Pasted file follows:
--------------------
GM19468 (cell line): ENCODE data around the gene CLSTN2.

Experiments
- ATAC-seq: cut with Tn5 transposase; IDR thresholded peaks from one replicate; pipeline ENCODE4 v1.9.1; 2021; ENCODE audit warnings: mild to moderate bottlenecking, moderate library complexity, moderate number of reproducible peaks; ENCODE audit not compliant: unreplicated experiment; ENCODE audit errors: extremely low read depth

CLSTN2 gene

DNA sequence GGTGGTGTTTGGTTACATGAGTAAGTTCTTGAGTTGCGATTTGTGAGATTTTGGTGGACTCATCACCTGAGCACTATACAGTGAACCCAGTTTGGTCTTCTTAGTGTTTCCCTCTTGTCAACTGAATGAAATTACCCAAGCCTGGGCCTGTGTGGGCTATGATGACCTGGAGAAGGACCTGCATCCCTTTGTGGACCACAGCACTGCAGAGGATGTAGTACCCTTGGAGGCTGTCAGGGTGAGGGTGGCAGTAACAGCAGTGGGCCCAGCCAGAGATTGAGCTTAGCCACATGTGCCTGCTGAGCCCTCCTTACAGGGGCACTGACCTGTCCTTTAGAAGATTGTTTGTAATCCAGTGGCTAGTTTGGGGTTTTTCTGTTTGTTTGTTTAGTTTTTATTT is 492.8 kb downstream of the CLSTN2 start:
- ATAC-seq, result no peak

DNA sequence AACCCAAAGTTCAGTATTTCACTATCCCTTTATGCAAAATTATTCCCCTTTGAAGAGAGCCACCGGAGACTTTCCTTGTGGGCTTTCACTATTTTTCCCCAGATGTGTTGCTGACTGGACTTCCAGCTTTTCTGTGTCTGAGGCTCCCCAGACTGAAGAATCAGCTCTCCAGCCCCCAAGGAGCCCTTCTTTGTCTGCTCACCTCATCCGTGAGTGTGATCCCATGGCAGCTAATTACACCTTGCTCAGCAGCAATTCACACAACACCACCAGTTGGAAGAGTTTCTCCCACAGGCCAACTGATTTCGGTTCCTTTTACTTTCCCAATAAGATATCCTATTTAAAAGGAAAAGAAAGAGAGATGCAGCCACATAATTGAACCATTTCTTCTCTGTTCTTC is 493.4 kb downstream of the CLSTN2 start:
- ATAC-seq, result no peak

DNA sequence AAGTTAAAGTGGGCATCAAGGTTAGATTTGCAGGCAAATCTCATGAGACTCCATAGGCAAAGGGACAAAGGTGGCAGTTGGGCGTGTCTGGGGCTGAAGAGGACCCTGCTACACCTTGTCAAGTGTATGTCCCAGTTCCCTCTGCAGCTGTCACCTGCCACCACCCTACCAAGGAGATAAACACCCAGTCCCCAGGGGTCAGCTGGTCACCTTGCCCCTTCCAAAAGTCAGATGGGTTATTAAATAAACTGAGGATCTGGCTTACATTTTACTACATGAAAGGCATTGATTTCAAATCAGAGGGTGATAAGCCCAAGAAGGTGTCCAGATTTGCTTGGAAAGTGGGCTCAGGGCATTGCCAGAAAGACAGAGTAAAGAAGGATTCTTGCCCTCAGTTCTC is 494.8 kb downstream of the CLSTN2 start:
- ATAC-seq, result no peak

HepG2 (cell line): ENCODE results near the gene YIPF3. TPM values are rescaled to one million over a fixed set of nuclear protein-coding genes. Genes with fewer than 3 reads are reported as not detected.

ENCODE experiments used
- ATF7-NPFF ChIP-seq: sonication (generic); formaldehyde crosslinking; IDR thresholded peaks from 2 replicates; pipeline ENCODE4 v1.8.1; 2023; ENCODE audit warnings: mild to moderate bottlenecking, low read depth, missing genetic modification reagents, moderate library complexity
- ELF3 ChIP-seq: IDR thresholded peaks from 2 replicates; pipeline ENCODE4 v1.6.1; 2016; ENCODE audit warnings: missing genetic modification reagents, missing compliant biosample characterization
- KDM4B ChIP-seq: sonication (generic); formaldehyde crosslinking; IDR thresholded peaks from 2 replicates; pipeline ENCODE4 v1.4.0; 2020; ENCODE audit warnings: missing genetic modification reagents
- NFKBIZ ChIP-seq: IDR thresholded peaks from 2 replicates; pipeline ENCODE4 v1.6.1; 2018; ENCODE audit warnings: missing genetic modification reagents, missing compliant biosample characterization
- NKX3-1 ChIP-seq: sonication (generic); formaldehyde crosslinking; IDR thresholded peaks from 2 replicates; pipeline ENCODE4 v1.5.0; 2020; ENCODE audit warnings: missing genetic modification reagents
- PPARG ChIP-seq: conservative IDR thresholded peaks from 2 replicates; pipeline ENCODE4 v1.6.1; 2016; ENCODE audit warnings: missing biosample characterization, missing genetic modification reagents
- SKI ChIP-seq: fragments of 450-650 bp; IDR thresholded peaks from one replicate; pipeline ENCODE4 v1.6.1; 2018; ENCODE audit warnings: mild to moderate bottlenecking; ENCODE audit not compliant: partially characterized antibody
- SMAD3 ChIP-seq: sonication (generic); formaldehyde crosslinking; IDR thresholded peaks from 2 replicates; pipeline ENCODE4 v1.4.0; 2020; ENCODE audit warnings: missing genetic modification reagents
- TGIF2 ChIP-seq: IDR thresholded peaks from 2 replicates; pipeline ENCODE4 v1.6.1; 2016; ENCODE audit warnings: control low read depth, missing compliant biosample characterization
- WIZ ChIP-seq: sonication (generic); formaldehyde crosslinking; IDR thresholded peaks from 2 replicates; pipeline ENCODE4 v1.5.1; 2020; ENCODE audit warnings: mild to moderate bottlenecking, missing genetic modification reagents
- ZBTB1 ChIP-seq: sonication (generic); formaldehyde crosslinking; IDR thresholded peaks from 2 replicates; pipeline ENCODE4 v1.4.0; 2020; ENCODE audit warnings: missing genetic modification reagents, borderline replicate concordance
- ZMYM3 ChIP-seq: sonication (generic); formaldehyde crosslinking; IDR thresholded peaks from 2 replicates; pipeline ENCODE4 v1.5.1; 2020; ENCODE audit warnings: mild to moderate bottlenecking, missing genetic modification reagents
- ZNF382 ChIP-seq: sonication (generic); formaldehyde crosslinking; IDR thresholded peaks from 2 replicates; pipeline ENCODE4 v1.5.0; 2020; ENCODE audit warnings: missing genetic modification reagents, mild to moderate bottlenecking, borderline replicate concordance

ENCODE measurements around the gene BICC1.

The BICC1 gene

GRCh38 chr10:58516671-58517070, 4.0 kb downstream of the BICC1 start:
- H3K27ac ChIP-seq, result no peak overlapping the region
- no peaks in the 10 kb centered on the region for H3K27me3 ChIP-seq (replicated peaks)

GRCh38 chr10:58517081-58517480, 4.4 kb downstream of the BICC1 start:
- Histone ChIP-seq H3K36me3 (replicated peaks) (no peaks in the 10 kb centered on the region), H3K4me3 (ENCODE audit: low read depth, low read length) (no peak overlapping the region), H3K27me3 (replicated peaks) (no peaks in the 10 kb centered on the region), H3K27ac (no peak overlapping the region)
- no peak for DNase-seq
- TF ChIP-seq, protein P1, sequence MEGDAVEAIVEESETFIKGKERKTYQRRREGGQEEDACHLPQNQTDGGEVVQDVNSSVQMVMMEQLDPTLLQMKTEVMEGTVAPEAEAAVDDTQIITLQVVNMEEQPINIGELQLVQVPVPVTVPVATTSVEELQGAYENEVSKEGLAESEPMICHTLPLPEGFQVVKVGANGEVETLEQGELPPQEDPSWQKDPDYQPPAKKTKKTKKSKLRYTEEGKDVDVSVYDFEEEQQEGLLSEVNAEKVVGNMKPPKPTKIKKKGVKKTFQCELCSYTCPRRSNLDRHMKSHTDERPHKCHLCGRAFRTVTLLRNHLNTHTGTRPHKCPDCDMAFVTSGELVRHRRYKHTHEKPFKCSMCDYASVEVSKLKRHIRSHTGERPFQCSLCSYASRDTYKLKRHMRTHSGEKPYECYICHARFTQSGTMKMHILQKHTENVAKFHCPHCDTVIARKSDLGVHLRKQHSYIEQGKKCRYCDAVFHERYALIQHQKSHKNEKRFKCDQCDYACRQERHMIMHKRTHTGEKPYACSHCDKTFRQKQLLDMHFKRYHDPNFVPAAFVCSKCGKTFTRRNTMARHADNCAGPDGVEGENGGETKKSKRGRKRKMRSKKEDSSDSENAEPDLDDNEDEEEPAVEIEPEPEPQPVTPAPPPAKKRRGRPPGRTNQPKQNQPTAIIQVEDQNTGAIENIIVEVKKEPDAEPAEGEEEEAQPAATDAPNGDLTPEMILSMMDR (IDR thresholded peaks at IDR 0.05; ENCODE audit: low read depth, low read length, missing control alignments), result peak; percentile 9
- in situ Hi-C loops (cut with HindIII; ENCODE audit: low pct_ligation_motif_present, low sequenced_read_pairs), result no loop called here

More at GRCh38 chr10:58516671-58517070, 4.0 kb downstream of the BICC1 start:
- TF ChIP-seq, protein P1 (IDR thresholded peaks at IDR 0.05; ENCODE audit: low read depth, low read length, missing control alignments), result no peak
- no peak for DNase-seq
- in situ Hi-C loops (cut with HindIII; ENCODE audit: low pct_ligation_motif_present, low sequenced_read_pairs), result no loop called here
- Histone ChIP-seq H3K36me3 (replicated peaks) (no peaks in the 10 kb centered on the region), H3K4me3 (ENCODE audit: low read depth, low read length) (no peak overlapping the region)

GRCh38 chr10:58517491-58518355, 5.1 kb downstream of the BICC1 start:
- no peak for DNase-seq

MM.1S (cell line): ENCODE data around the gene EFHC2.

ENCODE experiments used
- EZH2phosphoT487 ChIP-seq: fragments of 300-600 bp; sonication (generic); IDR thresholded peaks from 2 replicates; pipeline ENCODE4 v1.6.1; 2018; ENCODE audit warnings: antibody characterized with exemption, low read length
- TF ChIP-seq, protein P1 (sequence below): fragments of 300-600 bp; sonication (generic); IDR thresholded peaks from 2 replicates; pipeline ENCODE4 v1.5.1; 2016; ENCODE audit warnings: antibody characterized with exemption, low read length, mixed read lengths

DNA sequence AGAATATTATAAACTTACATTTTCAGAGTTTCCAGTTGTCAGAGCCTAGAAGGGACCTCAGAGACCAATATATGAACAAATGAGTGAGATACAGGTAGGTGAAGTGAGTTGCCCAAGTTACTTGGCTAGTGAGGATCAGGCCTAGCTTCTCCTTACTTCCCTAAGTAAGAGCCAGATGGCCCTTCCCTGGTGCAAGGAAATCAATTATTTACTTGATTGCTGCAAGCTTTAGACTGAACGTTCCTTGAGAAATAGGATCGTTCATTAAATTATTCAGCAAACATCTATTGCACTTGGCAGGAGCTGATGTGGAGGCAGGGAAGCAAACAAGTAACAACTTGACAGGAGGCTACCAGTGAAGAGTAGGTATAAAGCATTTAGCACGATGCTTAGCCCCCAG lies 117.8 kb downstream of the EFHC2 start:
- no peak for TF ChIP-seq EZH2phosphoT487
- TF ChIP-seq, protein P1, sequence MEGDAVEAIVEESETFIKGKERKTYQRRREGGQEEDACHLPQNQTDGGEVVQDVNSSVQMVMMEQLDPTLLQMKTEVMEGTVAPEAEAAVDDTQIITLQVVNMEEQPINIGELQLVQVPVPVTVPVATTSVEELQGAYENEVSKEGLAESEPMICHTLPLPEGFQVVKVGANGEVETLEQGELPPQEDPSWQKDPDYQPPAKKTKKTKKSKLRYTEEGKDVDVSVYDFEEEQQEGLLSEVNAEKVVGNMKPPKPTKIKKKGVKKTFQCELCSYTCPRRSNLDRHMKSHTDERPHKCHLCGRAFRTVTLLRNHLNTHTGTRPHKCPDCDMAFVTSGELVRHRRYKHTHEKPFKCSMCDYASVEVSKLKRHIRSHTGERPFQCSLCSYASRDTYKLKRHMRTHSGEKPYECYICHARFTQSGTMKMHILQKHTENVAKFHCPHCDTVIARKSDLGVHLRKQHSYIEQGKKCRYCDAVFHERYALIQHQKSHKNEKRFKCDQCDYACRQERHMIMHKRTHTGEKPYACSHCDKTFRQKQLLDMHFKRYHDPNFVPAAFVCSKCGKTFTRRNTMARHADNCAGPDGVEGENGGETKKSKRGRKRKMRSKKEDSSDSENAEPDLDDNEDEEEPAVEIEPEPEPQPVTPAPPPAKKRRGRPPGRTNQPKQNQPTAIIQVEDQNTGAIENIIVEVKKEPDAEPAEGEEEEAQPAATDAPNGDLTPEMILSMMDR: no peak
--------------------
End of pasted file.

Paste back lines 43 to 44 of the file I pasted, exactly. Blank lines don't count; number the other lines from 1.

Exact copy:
MM.1S (cell line): ENCODE data around the gene EFHC2.

ENCODE experiments used